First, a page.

Piper mentions that non-believers have better "tools" for morality at their disposal... but he doesn't get into it. I'd be curious about what he thinks those tools are.
One of the things I noticed as I was exiting faith is that I used the word "Why" a lot.
Why do I do this? Why do I think this? Why, why, why?
I was like a 5-year-old again.
It occurred to me that I really didn't have much of an ethical system... I just had a bunch of mores that were often particular to my subculture. Upon inspection, most of them had nothing to do with ethics, and much of my life guilt was completely non-sensical.
In my subculture of Evangelicalism, "morality" was a big deal (not so much in the Trump era), and we talked a good game... but in truth, there was little moral instruction.
Take, for example, a sermon I heard by a popular Evangelical preacher. He was assuring the congregation there was a Hell and everyone but "the saved" are going there. He went on to say, "If there is no Hell, I'm going to the strip club tonight!"
This is a common thought line among the religious... if it weren't for the "judgment of god," I would behave completely differently.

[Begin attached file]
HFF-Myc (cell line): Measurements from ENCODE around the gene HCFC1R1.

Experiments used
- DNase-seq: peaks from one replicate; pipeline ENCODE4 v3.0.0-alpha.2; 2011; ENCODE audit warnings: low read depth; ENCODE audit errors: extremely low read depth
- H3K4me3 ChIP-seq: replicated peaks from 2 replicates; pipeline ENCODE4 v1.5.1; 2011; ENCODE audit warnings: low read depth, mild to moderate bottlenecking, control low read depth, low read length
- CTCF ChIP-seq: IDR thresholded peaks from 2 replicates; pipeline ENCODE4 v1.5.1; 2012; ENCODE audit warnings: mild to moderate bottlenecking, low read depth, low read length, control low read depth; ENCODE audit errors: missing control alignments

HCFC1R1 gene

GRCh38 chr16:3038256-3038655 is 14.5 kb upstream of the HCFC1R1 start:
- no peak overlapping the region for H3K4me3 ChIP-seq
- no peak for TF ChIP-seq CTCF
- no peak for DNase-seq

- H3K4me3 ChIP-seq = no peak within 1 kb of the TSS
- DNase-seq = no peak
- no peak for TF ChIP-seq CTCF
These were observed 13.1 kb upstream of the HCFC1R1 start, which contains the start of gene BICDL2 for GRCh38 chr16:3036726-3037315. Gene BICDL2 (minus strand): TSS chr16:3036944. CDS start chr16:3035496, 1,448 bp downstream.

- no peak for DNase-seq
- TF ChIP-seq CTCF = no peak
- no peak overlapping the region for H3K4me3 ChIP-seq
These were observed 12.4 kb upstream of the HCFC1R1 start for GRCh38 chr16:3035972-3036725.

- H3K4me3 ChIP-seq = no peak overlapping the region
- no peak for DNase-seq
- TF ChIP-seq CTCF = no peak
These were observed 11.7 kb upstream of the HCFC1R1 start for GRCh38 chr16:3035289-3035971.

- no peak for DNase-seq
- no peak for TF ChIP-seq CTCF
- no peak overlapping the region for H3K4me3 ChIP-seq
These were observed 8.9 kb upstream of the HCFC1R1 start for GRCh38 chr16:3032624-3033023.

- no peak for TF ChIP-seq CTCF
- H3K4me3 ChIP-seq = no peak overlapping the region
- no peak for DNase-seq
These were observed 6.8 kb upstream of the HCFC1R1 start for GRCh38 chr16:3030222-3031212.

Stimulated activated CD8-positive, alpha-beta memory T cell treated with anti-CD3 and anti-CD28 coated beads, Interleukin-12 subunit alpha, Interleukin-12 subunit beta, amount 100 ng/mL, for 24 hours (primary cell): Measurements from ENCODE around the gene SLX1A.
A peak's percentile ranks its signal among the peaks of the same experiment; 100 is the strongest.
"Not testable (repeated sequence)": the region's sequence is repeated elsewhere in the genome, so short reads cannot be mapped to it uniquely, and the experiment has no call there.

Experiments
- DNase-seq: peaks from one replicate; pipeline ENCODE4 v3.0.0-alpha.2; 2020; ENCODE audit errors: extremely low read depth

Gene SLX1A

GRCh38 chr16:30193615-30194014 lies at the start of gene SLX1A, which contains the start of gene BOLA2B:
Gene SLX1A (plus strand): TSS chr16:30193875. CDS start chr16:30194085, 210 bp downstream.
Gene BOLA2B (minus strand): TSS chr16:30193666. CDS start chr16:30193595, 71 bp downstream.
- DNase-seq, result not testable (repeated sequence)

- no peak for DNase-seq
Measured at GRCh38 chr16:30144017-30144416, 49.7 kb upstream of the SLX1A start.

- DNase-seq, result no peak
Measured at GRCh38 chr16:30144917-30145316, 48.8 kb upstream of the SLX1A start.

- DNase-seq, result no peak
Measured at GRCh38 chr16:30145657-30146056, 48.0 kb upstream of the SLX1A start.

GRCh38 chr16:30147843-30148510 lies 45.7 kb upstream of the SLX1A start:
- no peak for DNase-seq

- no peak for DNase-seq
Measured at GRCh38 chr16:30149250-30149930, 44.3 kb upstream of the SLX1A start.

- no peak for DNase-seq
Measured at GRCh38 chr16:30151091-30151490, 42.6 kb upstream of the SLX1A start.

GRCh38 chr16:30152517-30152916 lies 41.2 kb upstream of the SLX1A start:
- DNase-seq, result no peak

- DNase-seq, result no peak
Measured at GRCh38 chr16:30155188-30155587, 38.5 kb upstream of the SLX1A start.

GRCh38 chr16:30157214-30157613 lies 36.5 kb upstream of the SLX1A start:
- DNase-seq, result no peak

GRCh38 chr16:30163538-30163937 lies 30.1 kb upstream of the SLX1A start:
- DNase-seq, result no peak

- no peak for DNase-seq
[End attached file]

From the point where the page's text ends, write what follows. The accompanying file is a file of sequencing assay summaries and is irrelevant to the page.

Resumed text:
That isn't morality... it is obedience. It is social pressure. It isn't a true belief in right and wrong - and it collapses fairly easily when challenged.
This is why every other week, another mega-church leader is caught with his hand in the cookie jar. Jerry Falwell Jr. didn't have an ethical system he lived by, he had social pressures he adhered to.
I often tell my students that they are not being a friend if they allow someone to copy their work. It is the equivalent of watching someone else exercise and expecting to get fit. When the moment comes for them to demonstrate their ability with a math problem, they will be unprepared.
Religion often leaves people morally and ethically unprepared... because they have been content to copy someone else's answers to life's important questions.